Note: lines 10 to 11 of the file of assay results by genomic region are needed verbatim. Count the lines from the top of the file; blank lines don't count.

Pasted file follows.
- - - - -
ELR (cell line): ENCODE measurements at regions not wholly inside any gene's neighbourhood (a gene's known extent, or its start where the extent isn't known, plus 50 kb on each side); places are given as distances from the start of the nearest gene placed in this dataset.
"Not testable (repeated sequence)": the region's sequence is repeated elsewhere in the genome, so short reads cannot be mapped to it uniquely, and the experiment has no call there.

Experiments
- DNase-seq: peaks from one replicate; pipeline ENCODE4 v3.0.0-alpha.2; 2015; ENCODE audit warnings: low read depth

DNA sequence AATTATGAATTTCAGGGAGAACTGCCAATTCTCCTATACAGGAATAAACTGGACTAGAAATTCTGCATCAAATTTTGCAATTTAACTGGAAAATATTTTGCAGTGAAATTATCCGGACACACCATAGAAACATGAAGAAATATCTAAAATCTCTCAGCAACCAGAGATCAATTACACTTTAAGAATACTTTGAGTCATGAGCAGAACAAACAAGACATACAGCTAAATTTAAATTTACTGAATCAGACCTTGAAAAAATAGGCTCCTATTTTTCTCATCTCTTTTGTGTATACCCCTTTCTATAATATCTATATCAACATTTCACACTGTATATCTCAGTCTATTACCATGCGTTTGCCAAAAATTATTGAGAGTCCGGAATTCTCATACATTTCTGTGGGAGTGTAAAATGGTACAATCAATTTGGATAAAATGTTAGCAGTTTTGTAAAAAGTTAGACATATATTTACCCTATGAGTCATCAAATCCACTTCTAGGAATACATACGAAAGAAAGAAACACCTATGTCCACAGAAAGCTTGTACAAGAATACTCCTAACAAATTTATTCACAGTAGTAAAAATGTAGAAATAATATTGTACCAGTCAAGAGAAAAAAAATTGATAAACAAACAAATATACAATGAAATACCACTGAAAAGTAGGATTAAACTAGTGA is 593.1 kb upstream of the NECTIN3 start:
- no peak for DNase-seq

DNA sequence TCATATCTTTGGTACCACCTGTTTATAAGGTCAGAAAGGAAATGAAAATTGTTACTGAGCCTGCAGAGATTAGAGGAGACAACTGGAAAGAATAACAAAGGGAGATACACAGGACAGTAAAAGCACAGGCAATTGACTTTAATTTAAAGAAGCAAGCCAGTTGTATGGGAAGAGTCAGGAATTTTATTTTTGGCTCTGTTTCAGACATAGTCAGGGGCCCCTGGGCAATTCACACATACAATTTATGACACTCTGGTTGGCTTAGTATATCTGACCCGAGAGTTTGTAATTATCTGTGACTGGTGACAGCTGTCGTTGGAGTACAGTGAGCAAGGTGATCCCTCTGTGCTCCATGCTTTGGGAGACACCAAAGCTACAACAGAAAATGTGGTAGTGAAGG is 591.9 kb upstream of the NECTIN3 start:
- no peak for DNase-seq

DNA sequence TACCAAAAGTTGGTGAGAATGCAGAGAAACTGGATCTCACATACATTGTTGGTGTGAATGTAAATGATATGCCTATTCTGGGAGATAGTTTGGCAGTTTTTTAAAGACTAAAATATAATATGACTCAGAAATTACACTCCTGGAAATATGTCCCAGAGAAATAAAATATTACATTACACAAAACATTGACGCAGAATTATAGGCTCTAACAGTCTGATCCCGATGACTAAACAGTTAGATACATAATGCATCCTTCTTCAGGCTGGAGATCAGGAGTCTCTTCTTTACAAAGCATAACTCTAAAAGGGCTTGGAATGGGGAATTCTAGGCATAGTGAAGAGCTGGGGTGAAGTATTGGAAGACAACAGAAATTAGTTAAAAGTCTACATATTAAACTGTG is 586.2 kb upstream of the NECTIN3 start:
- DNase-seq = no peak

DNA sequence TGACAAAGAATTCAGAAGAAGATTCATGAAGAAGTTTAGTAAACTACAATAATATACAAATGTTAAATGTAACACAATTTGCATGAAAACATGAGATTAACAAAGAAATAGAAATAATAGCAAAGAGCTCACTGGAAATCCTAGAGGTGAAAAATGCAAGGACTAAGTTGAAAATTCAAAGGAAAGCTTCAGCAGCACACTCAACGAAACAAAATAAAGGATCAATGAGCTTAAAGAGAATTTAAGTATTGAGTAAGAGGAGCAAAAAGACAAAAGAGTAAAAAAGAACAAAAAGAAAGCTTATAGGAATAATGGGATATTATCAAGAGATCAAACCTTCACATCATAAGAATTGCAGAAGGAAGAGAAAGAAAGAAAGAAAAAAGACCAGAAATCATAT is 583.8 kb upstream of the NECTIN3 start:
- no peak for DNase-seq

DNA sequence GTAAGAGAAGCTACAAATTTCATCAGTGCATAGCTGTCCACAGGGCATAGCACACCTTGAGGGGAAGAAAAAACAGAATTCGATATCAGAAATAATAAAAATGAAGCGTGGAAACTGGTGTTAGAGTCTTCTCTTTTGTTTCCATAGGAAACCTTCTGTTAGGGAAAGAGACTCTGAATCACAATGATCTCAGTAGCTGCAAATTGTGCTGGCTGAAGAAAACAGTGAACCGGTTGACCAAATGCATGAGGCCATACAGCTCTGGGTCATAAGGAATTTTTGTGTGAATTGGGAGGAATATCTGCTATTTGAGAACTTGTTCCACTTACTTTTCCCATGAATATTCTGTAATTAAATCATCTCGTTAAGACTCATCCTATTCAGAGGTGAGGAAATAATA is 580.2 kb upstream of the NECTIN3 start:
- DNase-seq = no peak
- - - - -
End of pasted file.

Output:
- DNase-seq = no peak

DNA sequence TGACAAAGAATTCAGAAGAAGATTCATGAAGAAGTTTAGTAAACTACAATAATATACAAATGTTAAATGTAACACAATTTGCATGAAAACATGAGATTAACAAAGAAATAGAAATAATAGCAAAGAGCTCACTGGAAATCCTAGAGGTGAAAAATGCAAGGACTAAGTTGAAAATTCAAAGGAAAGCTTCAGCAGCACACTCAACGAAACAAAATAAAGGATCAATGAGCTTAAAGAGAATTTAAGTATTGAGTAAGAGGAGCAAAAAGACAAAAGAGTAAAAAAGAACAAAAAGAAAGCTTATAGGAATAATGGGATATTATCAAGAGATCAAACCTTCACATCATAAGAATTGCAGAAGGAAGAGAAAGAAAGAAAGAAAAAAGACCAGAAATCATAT is 583.8 kb upstream of the NECTIN3 start: